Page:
Platforms of FTD Therapy Development

Animal Models of FTD

Recognizing the significance of dependable animal models in FTD disease research, our company is committed to offering animal model development services that facilitate preclinical research and aid in drug discovery endeavors.

Genetically Engineered Models
Gene targeting and manipulation techniques, such as gene knockouts or knock-ins, are employed to introduce specific mutations associated with FTD into the animal genome. Our company specializes in utilizing the powerful CRISPR/Cas9 gene editing technology to create highly accurate and reliable FTD animal models.
Optional Models
  • Progranulin Knockout Models 
  • Progranulin Knock-in Models
  • TDP-43 Transgenic Models
  • TDP-43 Knockout Models
  • VCP Transgenic Models
  • VCP Knock-in Models
  • Chmp2b Knockout Models
Viral Vector Models
Viral vector-based models provide an alternative method of modeling FTD-associated gene mutations in animals. We specialize in using adeno-associated viruses (AAV) to deliver mutated forms of tau or progranulin into the mouse brain. This approach results in the formation of tau aggregates or progranulin deficiency in specific brain regions, respectively, leading to neurodegeneration and behavioral abnormalities similar to FTD.
Optional Models Tau Models
Optional Species Mice, Rats, Non-human Primates, Zebrafish, Fruit Flies, Caenorhabditis Elegans, Others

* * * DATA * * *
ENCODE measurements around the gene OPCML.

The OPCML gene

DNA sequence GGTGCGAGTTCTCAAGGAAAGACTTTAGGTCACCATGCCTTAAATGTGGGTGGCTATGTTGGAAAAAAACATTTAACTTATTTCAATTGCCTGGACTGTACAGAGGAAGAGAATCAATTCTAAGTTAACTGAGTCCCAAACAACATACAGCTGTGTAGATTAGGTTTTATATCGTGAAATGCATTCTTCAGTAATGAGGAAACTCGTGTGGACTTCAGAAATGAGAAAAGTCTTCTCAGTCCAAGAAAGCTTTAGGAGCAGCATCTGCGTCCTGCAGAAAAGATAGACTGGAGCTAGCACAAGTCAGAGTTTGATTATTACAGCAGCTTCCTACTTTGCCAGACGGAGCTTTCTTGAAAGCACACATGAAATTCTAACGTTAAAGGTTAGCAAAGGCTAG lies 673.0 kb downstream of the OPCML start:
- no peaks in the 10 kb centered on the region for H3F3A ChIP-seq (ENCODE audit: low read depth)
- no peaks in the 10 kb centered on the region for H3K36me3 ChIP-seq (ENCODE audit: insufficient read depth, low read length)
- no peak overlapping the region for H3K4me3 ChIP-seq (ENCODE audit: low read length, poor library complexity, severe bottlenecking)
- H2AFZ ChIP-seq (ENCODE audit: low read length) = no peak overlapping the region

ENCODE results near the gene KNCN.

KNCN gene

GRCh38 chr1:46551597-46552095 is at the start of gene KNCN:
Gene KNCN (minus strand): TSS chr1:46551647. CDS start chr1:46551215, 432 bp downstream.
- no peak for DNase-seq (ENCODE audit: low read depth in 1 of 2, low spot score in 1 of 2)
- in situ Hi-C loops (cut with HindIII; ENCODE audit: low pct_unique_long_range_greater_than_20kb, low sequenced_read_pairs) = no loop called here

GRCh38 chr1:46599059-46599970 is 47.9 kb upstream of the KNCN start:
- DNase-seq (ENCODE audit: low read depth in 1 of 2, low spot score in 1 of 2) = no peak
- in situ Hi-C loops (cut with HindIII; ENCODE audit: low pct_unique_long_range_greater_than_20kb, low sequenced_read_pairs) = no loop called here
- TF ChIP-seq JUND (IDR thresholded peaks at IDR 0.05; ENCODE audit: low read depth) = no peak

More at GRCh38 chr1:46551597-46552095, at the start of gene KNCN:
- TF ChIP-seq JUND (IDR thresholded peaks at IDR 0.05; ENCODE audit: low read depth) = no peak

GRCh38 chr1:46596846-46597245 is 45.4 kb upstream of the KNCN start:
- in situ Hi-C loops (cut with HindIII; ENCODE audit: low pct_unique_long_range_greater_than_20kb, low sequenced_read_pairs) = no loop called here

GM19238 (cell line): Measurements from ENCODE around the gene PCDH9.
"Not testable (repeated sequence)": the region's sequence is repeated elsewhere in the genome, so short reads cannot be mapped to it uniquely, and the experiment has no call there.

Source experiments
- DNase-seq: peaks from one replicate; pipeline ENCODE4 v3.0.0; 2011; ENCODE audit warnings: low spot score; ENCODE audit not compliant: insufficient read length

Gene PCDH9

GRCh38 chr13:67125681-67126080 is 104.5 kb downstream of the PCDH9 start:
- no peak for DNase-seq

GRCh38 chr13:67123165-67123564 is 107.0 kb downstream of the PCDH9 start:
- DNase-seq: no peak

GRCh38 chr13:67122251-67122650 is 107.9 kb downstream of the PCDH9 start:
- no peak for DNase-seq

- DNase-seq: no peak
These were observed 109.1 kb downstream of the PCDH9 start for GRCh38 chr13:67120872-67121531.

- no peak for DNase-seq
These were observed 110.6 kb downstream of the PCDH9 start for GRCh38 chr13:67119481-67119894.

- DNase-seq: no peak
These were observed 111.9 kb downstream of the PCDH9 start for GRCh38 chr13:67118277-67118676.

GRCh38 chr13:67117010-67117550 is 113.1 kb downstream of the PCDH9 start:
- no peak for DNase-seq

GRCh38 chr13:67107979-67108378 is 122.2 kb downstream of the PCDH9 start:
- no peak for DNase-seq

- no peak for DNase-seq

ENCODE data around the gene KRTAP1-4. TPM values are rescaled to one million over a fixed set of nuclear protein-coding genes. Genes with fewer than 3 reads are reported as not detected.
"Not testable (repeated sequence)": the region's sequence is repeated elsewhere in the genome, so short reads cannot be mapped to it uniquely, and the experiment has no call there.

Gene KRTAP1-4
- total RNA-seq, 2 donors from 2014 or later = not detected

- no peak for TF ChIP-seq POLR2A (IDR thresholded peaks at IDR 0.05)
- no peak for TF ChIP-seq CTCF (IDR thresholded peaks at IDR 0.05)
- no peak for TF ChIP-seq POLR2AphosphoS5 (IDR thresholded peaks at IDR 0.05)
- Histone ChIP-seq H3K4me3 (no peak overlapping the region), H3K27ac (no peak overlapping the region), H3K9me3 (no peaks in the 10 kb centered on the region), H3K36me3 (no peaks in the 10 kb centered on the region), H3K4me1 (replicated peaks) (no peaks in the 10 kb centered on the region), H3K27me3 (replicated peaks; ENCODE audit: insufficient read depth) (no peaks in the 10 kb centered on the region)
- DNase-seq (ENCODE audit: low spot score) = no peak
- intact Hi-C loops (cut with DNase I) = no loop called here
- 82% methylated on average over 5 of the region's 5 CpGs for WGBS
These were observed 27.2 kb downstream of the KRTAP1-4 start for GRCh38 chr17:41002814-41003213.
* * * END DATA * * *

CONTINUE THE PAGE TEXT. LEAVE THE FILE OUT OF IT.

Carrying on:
With complete animal species resources, we can meet your diversified preclinical research including drug safety evaluation and pharmacokinetic analysis. If you are interested in our services, please feel free to contact us for more details and quotation information for related services.


  • Greaves, Caroline V., and Jonathan D. Rohrer. "An update on genetic frontotemporal dementia." Journal of neurology 266.8 (2019): 2075-2086.
  • Hock, Eva‐Maria, and Magdalini Polymenidou. "Prion‐like propagation as a pathogenic principle in frontotemporal dementia." Journal of Neurochemistry 138 (2016): 163-183.
  • Roberson, Erik D. "Mouse models of frontotemporal dementia." Annals of neurology 72.6 (2012): 837-849.

All of our services and products are intended for preclinical research use only and cannot be used to diagnose, treat or manage patients.